Picture caption: Postdoc Darius Rohani, DTU Health Tech (Photo by Jesper Scheel)

  

Facts

Behavioural Activation Therapy
The idea behind Behavioural Activation Therapy is that people’s mood and behaviour are linked. So depression can be reduced if the patient engages in activities that s/he finds pleasurable, and at the same time avoid activities or behaviour that can result in isolation or situations that can make the depression worse. This type of treatment regime is known as “outside-in” treatment, contrary to the golden standard treatment for depression namely cognitive therapy, which is an “inside-out” type of therapy, where focus is on how the patient thinks. Research shows that both types of treatment help reducing symptoms of depression. The advantage of the Behavioural Activation Therapy is that the simple message that your mood and your behaviour are linked is easier to understand for both the patients and the health workers compared to the more complex cognitive therapy, which is also more costly to society. (Source: Richards et.al. Lancet, 2016 Aug 27;388(10047):871-80)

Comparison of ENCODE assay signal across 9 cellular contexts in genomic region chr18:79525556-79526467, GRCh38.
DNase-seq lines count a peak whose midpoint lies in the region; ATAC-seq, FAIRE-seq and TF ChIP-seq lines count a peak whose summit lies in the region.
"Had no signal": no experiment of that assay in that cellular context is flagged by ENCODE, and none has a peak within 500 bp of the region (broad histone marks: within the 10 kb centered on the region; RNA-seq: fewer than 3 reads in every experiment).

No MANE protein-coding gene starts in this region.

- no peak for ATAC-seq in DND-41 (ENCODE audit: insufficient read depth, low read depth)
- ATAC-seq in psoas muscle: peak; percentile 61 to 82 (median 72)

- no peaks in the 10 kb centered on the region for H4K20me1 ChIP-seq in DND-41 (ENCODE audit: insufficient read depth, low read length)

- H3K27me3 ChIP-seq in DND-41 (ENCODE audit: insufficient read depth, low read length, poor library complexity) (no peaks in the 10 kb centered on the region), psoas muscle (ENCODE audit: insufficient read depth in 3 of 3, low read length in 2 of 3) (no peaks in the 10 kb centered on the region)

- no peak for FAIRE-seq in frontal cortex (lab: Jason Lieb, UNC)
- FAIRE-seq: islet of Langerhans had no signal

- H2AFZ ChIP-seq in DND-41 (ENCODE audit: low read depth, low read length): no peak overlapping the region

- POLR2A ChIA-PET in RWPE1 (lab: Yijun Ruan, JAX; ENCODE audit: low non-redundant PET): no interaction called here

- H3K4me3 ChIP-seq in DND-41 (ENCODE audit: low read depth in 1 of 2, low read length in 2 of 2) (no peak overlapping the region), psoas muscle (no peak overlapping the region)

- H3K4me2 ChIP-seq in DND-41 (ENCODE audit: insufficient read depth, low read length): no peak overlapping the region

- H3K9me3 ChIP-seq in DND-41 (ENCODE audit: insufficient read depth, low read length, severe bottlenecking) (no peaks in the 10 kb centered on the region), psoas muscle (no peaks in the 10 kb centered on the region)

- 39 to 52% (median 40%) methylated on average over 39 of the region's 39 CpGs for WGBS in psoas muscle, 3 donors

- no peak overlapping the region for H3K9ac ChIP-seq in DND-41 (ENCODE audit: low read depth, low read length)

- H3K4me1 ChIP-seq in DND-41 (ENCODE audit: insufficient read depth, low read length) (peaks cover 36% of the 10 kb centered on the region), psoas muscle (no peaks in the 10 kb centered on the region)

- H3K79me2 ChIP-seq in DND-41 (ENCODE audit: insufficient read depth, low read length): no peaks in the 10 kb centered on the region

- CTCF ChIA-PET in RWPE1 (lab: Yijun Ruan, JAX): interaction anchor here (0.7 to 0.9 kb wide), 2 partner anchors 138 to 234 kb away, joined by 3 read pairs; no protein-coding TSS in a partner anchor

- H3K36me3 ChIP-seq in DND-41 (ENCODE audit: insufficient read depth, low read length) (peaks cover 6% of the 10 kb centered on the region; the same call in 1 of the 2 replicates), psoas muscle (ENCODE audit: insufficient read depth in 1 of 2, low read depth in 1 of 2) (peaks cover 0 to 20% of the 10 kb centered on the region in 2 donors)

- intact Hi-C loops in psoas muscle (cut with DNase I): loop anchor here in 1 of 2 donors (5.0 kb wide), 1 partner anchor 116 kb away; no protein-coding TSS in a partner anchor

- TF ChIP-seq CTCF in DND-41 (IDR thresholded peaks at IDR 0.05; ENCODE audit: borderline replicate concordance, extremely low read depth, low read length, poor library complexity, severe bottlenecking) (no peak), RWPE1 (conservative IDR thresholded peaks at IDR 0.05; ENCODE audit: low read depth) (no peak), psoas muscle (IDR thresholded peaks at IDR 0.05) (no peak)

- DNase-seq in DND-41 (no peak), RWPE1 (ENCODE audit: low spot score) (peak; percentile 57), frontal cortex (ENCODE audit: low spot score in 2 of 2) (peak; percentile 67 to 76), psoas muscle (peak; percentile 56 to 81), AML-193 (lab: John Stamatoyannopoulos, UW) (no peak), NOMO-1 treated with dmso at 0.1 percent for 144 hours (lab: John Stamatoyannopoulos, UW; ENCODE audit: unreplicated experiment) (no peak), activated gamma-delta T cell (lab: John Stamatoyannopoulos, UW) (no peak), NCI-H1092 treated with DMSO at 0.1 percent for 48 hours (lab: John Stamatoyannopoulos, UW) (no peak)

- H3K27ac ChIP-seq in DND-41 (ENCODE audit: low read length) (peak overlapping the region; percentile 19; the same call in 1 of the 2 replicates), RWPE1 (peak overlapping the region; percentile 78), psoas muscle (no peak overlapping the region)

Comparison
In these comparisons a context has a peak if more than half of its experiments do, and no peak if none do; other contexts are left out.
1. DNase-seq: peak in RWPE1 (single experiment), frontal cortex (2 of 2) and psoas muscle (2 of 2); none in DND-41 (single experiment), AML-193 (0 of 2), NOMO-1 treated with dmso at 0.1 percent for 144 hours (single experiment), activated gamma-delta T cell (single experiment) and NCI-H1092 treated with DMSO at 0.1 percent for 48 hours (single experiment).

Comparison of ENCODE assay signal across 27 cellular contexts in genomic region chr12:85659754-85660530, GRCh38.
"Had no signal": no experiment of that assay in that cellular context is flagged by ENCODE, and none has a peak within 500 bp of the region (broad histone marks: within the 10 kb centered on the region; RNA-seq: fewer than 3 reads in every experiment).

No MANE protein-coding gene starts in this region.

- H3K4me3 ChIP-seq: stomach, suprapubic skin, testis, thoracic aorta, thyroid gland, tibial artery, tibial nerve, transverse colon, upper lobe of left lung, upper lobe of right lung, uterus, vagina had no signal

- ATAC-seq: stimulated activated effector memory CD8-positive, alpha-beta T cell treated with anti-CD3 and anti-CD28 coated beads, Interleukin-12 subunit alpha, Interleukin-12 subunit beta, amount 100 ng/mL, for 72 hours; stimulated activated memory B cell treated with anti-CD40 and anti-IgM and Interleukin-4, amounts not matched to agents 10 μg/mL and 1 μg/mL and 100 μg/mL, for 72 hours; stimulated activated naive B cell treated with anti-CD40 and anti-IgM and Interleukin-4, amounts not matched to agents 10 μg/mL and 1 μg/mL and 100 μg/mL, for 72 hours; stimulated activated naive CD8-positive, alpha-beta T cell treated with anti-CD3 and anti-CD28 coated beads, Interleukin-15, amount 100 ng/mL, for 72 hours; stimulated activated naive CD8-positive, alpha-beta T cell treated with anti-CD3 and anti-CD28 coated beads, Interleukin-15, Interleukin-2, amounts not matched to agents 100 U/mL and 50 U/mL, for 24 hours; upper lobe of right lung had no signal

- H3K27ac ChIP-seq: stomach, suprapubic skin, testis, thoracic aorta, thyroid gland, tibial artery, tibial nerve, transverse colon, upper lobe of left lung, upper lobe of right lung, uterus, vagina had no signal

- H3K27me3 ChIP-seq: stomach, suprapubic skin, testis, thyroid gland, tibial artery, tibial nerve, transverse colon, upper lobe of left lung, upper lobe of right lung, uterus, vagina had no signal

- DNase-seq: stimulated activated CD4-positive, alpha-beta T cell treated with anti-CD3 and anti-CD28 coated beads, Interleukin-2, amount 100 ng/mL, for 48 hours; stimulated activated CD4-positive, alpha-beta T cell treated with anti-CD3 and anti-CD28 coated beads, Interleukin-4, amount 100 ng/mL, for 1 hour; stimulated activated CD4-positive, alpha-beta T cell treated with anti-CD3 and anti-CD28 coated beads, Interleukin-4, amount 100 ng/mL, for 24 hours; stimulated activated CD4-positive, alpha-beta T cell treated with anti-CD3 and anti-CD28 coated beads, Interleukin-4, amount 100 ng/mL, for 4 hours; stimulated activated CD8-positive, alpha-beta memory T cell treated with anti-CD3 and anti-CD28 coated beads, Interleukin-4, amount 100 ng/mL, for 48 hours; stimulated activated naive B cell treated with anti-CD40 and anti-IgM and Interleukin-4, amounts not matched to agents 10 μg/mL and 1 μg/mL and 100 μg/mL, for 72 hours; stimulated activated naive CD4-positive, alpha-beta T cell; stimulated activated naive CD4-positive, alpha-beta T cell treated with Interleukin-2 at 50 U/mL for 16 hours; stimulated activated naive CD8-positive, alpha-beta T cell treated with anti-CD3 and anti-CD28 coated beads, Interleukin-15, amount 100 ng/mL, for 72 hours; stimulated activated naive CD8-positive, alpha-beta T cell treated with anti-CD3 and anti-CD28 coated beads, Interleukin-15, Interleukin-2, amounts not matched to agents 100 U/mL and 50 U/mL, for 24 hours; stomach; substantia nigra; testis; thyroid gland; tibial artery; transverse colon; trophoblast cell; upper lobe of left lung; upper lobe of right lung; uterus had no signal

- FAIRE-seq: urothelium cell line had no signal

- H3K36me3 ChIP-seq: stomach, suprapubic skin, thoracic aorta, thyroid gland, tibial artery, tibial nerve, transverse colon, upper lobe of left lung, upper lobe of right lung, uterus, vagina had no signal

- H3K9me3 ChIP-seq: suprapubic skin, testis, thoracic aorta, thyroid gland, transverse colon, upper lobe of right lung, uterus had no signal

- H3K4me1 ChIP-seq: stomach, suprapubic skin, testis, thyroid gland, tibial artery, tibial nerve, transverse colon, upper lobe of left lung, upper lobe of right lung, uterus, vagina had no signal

MUBS
The app called MUBS was developed and programmed by Darius Rohani in his recently finished PhD project. He is currently working as a postdoctoral researcher in the Copenhagen Center for Health Technology (Cachet), where he continues to improve the app. Read more about MUBS here.

CACHET
The Copenhagen Center for Health Technology [cachet] brings together top universities, leading research institutions, care organizations, and healthcare companies, with a clear vision to promote and support healthy living, active ageing, and chronic disease prevention and management through personalized health technology.
Cachet is hosted by DTU Health Tech and headed by Professor Jakob Bardram.
Read more about CACHET here.

More about the project
The work has previously been featured by Videnskab.dk (in Danish) https://videnskab.dk/krop-sundhed/en-app-skal-aktivere-depressive-saa-de-faar-det-bedre
You can read more about the project here
https://www.cachet.dk/research/Finalized-PhD-Projects/Behavioural-Activation